By Tricia Greaves, President of The Nelson Center
Stopping a deadly addiction can give an addict a new lease on life unless he or she neglects to heal the underlying cause of the addiction and instead replaces it with another. The Betty Ford Center in Rancho Mirage, California reports that about 25% of alcoholics who relapse switch to a new drug such as opiates.1 When people switch addictions, the new addiction often ends up being as dangerous and difficult to treat as the original one.
Patients of weight-loss surgery also fall victim to addiction transfer. About 140,000 people have weight-loss surgery each year, and it is estimated that somewhere between 5 and 30 percent of them pick up addictive behaviors afterwards.6 Patients who undergo gastric bypass surgery are four times more likely to require inpatient care for alcohol abuse than the general population, according to a study presented earlier this year at the Digestive Disease conference in Chicago.2
The reasons for the addiction transference are both psychological and physical, say experts. “When you take away someone’s primary addiction, in this case food, they often need to build their world around something else,” said Dr. James Mitchell, chairman of neuropsychiatry at the University of North Dakota School of Medicine.3
Overeating fills a psychological need. When a person who overeats has surgery and can no longer physically consume the quantities that they previously ate, they search for something else to pacify the feelings they were trying to soothe.
Carnie Wilson, former singer for the popular group Wilson Phillips, has become the unfortunate poster child for addiction transference. In 2006, an emotional Wilson revealed on-air to Oprah Winfrey that she once consumed a bottle of wine and 10 margaritas a day and was “absolutely crocked” when she shot her infamous Playboy spread in 2003. She has confessed that she spiralled into an alcoholic haze that nearly destroyed her marriage two years after her very public gastric bypass surgery. The singer thought her problems were over when she shed 150 pounds after drastic surgery in 1999, but admits she simply transferred her addiction to food to one of alcohol. 4
In addition to the psychological need to replace the comfort that food provided, bypass surgery patients can also suffer from the unpleasant shock that their new thin body doesn’t bring them the happiness they had fantasized it would. Andrew Kahn of Tamarac, Florida admits that post-surgical depression played a role in his turning to alcohol. Andrew had surgery in 2003, and within a year he had lost 187 pounds off his 5-foot, 7-inch frame. He joined a gym and in 2005 ran a marathon.
But the excess skin that sagged from his belly depressed him. Like many patients who lose a lot of weight, Kahn’s skin didn’t shrink with the rest of him. “It just hangs there. I hate looking at it,” he said. Though his insurance covered his weight-loss surgery, in 2008 the company declined to pay for the skin-reduction surgery, which is considered cosmetic, and Kahn couldn’t afford to pay for the $10,000 procedure himself.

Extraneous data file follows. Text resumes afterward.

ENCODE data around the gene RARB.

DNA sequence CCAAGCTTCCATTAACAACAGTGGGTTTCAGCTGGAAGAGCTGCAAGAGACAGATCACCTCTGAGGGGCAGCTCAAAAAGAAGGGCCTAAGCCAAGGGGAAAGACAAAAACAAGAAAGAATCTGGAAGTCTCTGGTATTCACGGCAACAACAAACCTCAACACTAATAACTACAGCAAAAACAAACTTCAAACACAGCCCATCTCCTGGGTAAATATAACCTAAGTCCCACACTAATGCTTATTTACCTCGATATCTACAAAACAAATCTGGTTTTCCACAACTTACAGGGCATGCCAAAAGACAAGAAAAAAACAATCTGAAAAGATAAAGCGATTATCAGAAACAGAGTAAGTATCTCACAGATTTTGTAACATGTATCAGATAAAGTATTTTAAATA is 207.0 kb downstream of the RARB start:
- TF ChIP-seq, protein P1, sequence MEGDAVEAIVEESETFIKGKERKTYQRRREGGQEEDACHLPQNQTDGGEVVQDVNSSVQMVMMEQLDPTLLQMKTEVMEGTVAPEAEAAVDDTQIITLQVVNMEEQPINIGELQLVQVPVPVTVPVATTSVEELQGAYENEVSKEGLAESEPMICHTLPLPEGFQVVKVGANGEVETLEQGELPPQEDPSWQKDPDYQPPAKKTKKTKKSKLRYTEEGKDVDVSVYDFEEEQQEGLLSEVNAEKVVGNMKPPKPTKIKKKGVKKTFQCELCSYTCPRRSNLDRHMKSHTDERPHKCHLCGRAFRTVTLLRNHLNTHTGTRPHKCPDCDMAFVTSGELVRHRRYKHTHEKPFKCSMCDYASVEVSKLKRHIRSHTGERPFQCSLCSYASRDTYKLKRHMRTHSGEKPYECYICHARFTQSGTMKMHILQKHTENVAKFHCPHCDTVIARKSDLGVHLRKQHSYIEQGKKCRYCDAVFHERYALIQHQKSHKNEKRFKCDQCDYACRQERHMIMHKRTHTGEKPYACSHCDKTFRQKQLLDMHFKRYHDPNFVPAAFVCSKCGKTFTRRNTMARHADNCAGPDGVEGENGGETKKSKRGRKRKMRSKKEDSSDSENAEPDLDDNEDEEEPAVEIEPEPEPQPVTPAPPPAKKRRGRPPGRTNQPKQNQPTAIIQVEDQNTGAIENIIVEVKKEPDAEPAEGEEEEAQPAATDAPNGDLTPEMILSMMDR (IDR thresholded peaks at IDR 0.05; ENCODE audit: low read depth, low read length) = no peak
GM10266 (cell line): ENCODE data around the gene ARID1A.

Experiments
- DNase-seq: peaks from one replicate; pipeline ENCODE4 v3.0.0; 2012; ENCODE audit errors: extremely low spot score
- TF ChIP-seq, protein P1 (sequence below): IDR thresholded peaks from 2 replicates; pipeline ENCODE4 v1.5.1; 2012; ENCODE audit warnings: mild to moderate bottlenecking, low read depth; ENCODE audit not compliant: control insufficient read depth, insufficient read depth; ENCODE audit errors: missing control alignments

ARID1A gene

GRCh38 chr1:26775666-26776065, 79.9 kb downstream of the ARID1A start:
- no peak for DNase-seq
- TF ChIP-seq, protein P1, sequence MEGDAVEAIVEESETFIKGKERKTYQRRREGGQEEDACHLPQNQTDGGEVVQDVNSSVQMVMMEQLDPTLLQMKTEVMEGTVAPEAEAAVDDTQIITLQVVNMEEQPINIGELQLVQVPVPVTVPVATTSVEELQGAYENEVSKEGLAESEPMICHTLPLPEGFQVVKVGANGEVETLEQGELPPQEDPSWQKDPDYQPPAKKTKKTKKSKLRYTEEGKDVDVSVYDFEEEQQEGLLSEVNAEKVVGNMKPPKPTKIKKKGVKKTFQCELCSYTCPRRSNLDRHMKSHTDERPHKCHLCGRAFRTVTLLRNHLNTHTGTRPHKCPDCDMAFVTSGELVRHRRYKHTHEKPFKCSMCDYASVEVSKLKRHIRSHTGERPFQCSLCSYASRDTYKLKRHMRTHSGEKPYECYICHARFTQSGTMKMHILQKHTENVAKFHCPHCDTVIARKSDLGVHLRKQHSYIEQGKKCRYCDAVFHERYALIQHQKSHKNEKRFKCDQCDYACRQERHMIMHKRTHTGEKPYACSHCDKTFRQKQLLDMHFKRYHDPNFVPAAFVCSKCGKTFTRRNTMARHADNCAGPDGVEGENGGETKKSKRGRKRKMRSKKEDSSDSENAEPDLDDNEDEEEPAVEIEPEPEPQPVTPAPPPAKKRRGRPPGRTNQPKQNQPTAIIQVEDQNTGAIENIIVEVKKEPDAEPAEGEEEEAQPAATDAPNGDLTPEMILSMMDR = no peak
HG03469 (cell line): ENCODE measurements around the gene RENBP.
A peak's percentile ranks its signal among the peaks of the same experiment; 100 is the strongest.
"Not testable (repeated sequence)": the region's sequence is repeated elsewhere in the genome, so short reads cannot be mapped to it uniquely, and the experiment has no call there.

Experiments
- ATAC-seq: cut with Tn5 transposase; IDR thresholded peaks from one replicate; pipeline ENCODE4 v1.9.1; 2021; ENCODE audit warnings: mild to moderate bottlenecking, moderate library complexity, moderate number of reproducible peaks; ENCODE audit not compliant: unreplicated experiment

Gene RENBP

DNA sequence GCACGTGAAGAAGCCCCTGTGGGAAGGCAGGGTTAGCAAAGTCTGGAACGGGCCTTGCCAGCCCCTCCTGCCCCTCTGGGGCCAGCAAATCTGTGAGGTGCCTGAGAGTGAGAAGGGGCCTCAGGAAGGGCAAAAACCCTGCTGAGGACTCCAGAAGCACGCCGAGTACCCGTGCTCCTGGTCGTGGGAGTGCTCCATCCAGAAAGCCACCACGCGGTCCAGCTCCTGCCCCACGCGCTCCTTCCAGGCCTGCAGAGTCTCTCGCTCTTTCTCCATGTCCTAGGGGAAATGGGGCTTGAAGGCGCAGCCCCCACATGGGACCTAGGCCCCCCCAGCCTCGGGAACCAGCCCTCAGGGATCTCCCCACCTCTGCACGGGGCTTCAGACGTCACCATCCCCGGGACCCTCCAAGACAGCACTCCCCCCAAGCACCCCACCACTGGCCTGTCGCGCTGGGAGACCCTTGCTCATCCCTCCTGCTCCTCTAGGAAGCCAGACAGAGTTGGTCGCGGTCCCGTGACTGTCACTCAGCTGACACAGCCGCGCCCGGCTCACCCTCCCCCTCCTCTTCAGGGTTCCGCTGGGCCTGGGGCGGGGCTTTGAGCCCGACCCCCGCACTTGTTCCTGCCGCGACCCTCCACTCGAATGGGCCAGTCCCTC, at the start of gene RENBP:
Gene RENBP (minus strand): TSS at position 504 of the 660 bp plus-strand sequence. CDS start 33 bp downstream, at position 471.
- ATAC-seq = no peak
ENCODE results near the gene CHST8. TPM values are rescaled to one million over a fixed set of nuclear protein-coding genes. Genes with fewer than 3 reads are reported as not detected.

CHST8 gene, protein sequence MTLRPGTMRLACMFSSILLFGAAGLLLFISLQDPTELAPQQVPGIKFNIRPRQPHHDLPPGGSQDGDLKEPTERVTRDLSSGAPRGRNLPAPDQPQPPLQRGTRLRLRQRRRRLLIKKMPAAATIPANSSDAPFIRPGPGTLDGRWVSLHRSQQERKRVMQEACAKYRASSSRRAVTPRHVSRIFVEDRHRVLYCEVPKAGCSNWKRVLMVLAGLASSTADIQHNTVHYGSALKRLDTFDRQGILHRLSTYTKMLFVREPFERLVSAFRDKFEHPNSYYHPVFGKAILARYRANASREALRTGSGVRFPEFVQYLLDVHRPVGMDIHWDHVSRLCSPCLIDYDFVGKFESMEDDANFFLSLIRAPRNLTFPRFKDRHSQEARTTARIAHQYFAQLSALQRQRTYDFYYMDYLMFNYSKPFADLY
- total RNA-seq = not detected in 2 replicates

That’s when he started drinking. “My finances were bad, I couldn’t do anything about the extra skin, which depressed me, and vodka would tell me everything was okay.”
“If I had one to two drinks, I could get very stoned very quickly.” Soon one to two drinks became five to seven miniature bottles of vodka. He started drinking in the morning, and often woke up shaking. “Drinking for me became like eating used to be — instant satisfaction,” he said. “My wife was furious with me.” Last August he checked himself into a detox clinic.5
Due to the nature of the bypass procedure, alcohol has a stronger effect on the digestive system of post-surgical patient. “You drink alcohol; your blood alcohol level is going to be higher than you think. Watch out,” said Dr. Bruce Wolfe, the president of the American Society for Metabolic and Bariatric Surgery. “It’s a precaution that should be passed along to virtually all the people who have gastric bypass.”6
A single glass of red wine can make a bypass patient legally intoxicated regardless of weight loss,” said Dr. John Morton, the director of bariatric surgery at Stanford University and the lead researcher on the study.7
So if this underlying need for an emotional pain-killer remains, even after weight-loss surgery, what can be done?
Next Week Part 2
As an addictions expert for over 20 years, and more recently as the President of The Nelson Center, Tricia Greaves has been educating clinicians, trusted advisors, families and the public about the root causes and complex issues surrounding addictions. To learn more, visit TheNelsonCenter.com.
1 Spencer, Jane. “The New Science of Addiction.” Wall Street Journal. July 18, 2006.
3 Jameson, Marni. “After Gastric Bypass Surgery, Some Patients Battle New Addictions.” Orlando Sun Sentinel. June 30, 2011. http://articles.orlandosentinel.com. September 14, 2011.
4 “Carnie Wilson Comes Clean About Alcoholism.” Starpulse.com. October 26, 2006. http://starpulse.com/news/index.php/2006/10/25/carnie_wilson_comes_clean_about_alcoholism. September 17, 2011.
5 Hartman, Pat. “Famous Food Addict Carnie Wilson.” Childhood Obesity News. April 18, 2011. http://ChildhoodObesitynews.com/2011/04/18/famous-food-addict-carnie-wilson/. September 17, 2011.
6 Bell, Stacy. “Gastric Bypass Alcoholism Addiction Transfer.” New Jersey Rehab Centers. July 20, 2010. http:// NewJerseyRehabCenters.com/alcoholism/gastric-bypass-alcoholism-addiction-transfer/. September 17, 2011.
8 Hartman, Pat. “Famous Food Addict Carnie Wilson.” Childhood Obesity News. April 18, 2011. http://ChildhoodObesitynews.com/2011/04/18/famous-food-addict-carnie-wilson/. September 17, 2011.